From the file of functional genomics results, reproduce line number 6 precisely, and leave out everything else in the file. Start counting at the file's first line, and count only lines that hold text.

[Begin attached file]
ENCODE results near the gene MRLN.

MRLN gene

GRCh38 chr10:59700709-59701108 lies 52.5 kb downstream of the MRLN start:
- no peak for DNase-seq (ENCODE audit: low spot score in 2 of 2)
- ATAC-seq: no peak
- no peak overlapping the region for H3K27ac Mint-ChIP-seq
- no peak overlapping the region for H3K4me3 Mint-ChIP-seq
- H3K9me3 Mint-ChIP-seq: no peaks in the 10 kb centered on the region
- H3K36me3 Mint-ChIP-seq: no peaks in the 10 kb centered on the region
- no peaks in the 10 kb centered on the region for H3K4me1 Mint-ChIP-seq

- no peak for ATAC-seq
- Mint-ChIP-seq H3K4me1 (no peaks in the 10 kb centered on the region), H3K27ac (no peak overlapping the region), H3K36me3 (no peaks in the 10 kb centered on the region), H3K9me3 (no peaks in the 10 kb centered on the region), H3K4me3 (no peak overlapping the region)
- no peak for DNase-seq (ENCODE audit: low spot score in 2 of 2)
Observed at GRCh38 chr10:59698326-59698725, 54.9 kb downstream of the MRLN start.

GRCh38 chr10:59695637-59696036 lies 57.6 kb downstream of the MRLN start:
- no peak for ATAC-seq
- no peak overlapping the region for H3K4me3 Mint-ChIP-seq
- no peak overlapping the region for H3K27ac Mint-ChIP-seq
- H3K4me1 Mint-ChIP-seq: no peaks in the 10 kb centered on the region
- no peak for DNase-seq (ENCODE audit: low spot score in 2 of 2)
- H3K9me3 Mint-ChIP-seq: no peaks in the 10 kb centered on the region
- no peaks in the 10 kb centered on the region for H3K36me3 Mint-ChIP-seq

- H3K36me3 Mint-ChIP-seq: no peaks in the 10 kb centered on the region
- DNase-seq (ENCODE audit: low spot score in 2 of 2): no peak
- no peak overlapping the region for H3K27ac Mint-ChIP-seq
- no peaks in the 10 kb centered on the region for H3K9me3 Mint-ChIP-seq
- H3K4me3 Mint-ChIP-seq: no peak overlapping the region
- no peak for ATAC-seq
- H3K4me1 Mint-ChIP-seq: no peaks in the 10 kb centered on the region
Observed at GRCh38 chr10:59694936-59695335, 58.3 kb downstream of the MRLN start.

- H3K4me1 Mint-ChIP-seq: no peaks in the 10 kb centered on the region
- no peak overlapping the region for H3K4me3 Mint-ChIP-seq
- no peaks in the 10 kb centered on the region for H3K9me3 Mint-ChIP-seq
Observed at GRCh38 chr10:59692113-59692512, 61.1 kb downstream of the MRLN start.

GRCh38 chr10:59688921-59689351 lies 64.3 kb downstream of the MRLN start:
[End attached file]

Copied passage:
- no peak overlapping the region for H3K27ac Mint-ChIP-seq